In HP-TLC all standards and samples are separated simultaneously, in parallel, using the natural capillary force of the solvent mobile phase traveling through the plate, therefore all samples have identical analytical conditions. Issues like drifts, shifts and pressure build up don’t exist. This coupled with the advancements in instrumentation and software allow for extremely reproducible results suitable for a cGXP environment. The speed of analysis is also impressive, on a standard HPTLC plate 15 samples and standards can be run in under 30 mins.
HP-TLC requires a tiny amount of solvent mobile phase per sample making it economical and environmentally friendly, there is also no requirement for filtration or degassing. The solvent evaporates before evaluation and doesn’t interact with the instrumentation, so you don’t need to consider if it is compatible with UV detection or if it is corrosive. The absence of solvent post-separation is also important for the recovery of separated components for Mass Spec or further analysis.
From a single separation we can evaluate using:
- UV-Vis and white light visualisation of bands (CAMAG TLC Visualizer 2);
- UV-Vis and Fluorescence Densitometry (CAMAG TLC Scanner 4);
- Bioluminescence (specific toxicity application via the CAMAG Bioluminizer) and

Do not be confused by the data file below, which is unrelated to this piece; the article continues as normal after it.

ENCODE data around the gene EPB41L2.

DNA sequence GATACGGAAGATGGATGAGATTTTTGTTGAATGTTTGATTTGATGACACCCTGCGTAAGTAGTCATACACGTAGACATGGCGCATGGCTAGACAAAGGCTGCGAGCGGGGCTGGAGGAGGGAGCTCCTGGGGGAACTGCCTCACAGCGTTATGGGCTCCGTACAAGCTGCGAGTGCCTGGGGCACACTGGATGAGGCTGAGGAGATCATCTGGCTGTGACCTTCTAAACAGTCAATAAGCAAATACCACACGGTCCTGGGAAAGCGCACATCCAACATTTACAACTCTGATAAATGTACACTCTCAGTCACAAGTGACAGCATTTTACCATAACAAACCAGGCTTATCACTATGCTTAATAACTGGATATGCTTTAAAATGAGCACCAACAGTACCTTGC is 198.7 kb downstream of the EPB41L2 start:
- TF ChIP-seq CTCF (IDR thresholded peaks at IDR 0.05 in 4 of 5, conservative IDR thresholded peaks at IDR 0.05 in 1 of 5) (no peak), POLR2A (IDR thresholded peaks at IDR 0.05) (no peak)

- Mass Spectrometry (HPTLC MS Interface 2).
The MS hyphenation possibilities offer a particular advantage to research and compound discovery. The HPTLC MS Interface can be used with any MS or MS-MS detector. It requires no additional software, simply a HPLC pump and an MS detector of your choice.
Fig 2: HPTLC-MS used to identify ergoline psychedelics during chemical synthesis and purification.
All the advancements of HP-TLC are underpinned by one piece of well designed, intuitive software called VisionCATS. This software connects all CAMAG instrumentation as a suite which can be monitored and secured in line with 21CFR part 11 requirements and Data Integrity guidelines. The features of the software allow for full user administration, electronic sign-off and audit trail monitoring. VisionCATS has a well-established user base in regulated laboratories across Ireland since 2015.
Mason Technology are proud distributors of CAMAG HP-TLC instrumentation and software outlined in this blog. If you would like to learn more about optimising your current TLC methods or introducing the technique to your laboratory I would love to hear from you.
Rachel Tobin, PhD., Product Specialist at Mason Technology.
Rachel Tobin, PhD., is an Analytical Product Specialist at Mason Technology specialising in CAMAG High Performance Thin Layer Chromatography and Shimadzu Spectroscopy with postgraduate experience analytical biochemistry.
To learn more about HP-TLC, UV-Vis, FTIR or any other spectroscopy instrumentation you can contact Rachel via our contact us page, or e-mail directly at email@example.com